A selected combination of the aforementioned reasons applies to Nigeria. It is a party to TRIPS and CBD; it is a signatory to the Nagoya Protocol and ITPGRFA; it voted for the adoption of the UNRPPWR. In the past decade, Nigerian officials have participated in conferences, courses, seminars and training that promote UPOV-styled laws as ideal. In the past decade, Bayer, Cargill and Syngenta have also commenced operations in Nigeria. Furthermore, Nigeria is a party to the G8 New Alliance for Food Security and Nutrition under which it broadly commits to reform its seed system. This combination of factors inevitably precipitates the introduction of a UPOV-styled plant variety protection law.
Why is UPOV an Untoward Path?
While the 1991 UPOV Convention may be appropriate for the European countries where it was conceived, I highlight three provisions, that inter alia, raise grave concerns about its appropriateness for Nigeria. First, the conditions for protection in Article 5(1): novelty, uniformity, distinctness and stability alongside Article 5(2) that maintains the grant of breeder’s rights cannot be subject to any other conditions. As earlier noted, 70 per cent of farmers in Nigeria are small-scale farmers. These farmers select, conserve and develop or discover varieties, which would fail to meet the conditions for protection set out above. Following the stringent provisions of Article 5(2), Nigeria would be barred from including provisions that protect small-scale farmers varieties in its plant variety protection law if it joins UPOV.
Second, the limitation on farmers’ rights to save, reuse, exchange and sell farm-saved seeds in Article 15 (2). While national authorities can choose how to characterise this breeder’s exemption, Article 15 (2) prominently points out that the provision is ‘subject to the safeguarding of the legitimate interests of the breeder.’ Small-scale farmers save, reuse, exchange and sell seeds as integral features of their traditional farming practices. This provision would prioritise the interests of the minority commercial plant breeders over the majority small-scale farmers in Nigeria.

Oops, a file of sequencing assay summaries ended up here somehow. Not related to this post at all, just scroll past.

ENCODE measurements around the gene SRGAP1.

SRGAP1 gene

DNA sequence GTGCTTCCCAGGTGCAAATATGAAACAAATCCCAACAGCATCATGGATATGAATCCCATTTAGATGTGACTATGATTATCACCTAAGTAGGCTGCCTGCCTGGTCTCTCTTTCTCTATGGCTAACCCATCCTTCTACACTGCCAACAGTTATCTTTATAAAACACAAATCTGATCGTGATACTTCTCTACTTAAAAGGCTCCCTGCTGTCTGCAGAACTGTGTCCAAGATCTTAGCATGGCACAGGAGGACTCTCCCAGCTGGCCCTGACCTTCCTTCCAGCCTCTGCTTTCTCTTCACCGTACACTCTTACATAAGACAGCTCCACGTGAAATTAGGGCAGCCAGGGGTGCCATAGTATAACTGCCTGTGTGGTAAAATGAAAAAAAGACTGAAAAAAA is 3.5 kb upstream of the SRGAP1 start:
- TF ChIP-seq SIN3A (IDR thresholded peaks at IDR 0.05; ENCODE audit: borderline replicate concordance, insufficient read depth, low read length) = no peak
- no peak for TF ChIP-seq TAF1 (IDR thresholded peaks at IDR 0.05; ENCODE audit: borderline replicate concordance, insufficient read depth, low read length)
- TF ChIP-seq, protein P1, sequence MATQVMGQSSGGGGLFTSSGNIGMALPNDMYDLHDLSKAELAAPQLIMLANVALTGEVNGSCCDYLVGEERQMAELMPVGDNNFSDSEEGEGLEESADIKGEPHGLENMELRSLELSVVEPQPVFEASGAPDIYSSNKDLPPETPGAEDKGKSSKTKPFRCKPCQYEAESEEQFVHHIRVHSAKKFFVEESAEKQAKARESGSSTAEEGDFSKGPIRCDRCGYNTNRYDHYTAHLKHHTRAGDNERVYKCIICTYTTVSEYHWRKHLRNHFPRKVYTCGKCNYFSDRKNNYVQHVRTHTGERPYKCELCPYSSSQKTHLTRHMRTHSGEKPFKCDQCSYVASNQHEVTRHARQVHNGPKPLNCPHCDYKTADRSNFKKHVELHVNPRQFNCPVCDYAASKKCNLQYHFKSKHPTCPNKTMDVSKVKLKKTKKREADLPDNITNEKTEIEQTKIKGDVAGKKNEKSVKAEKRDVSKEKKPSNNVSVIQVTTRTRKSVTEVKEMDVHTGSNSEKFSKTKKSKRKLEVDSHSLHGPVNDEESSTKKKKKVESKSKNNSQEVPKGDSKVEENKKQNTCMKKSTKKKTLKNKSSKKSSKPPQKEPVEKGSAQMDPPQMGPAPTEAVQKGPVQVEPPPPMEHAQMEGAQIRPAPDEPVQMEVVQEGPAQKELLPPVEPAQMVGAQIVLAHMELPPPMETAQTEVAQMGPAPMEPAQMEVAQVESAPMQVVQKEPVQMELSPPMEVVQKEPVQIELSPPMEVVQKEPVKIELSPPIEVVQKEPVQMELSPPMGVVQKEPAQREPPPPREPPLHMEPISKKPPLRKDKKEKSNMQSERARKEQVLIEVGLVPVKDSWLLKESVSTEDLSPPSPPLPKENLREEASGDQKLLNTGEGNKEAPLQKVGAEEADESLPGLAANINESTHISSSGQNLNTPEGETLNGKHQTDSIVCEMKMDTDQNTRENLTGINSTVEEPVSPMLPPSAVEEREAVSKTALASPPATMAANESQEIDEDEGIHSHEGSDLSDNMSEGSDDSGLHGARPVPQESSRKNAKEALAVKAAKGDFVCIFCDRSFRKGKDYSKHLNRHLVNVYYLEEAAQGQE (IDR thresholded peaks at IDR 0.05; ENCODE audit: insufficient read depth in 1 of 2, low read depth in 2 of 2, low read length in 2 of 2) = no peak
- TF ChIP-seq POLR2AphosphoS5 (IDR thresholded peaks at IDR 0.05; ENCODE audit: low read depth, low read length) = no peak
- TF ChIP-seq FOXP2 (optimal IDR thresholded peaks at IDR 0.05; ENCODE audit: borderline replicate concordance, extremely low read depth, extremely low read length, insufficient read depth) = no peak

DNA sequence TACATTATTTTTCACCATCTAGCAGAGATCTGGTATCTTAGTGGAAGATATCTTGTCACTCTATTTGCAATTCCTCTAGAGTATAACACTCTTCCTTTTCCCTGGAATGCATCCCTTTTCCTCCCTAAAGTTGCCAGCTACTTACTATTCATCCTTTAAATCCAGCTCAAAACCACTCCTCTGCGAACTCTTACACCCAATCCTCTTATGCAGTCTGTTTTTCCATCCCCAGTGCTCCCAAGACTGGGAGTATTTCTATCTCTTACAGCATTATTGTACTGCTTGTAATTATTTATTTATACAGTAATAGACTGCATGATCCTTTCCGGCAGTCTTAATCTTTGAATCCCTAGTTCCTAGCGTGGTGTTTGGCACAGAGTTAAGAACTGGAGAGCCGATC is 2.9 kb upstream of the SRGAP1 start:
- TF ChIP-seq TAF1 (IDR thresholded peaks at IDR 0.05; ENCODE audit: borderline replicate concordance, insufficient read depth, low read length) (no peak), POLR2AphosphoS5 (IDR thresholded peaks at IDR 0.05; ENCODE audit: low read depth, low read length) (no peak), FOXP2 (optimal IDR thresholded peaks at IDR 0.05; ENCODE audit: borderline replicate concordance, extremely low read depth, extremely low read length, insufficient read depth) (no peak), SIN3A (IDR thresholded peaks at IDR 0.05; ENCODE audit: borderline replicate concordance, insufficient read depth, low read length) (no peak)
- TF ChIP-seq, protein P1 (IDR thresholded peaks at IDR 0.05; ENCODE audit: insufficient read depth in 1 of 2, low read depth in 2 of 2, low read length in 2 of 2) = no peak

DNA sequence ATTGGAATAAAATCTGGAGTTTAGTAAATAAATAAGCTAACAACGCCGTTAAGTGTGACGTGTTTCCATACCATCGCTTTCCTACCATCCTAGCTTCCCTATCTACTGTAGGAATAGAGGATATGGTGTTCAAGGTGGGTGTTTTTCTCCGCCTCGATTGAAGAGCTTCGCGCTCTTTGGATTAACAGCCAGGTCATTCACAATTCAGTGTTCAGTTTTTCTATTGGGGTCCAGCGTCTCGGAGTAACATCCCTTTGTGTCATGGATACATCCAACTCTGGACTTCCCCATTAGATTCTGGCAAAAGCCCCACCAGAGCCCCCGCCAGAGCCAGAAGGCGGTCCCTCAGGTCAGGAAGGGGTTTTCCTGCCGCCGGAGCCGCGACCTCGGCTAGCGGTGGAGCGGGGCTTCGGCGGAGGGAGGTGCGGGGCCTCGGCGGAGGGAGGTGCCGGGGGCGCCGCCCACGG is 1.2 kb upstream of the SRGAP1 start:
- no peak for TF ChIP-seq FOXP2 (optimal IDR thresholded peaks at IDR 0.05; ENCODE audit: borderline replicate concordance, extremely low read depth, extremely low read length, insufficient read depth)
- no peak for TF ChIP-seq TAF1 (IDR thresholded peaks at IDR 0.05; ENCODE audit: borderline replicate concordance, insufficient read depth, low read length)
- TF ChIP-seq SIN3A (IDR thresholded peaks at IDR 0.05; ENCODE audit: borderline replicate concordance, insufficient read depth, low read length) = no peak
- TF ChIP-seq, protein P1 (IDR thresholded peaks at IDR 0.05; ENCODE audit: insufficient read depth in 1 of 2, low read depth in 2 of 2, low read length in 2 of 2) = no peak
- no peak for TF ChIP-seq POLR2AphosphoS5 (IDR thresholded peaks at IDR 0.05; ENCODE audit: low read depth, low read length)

Third, the strict compliance with the 1991 Act of the UPOV Convention and requirement for the UPOV Council’s approval before accession. Article 34.3 mandates approval from the UPOV Council before a country or intergovernmental organisation deposits its instrument of accession. If Nigeria joins UPOV, it cannot incorporate relevant counterhegemonic legal norms and principles such as farmers’ rights as well as access and benefit sharing from the CBD, ITPGRFA and UNRPPWR. While Nigeria can craft separate laws that enshrine these legal norms and principles, a more effective approach will be to introduce a comprehensive plant variety protection law that implements the different international obligations and balances the competing interests of commercial breeders and small-scale farmers.’ Notably, the latter approach should be preferred because Nigeria can employ and adapt provisions from the UPOV Conventions without joining UPOV as India and Thailand have creatively done. This way, Nigeria can enjoy the benefits of the technical template UPOV offers without being bound by the undue limitations it portends.
A Human Rights Impact Assessment
Nigeria has precedents of declining or delaying membership of intergovernmental organisations or initiatives to protect national interests. For example, Nigeria is not a party to either of the two intellectual property organisations in Africa, the African Intellectual Property Organisation and African Regional Intellectual Property Organisation. President Muhammadu Buhari delayed the signing of the African Continental Free Trade Area (AfCFTA) Agreement to commission a consultative committee that investigated the effects of Nigeria’s membership. Considering the implications of plant variety protection not only on trade like the AfCFTA but on critical social and economic sectors that affect everyday lives like food, agriculture, environment, energy and employment, I urge the Nigerian Government to, at the least, delay the legislative process on the PVP Bill. I further implore the Nigerian Government to conduct rigorous research and informed consultations on the demerits and merits of UPOV membership for Nigeria.
The recommended research and consultation should include an ex-ante HRIA on the effects of a UPOV-styled plant variety protection law on stakeholders in Nigeria, particularly pertaining to the right to food, farmers’ rights, breeders’ rights, food sovereignty, access to genetic resources and fair/equitable benefit sharing. Indeed, the aforementioned AfCFTA underwent an ex-ante HRIA analogous to that recommended here. As Professor James Harrison argues, a HRIA measures the actual or potential impacts of policies, programmes and projects on human rights through evidence-based analysis. The evidence-based analysis illuminates human rights concerns, which can provoke public debates and prompt the accountability of lawmakers. Nigeria’s plant variety protection law-making process is currently shrouded in silence. A carefully completed HRIA would amplify stakeholders’ voices, foster transparency and clarify the contours of an effective plant variety protection law fit for Nigeria.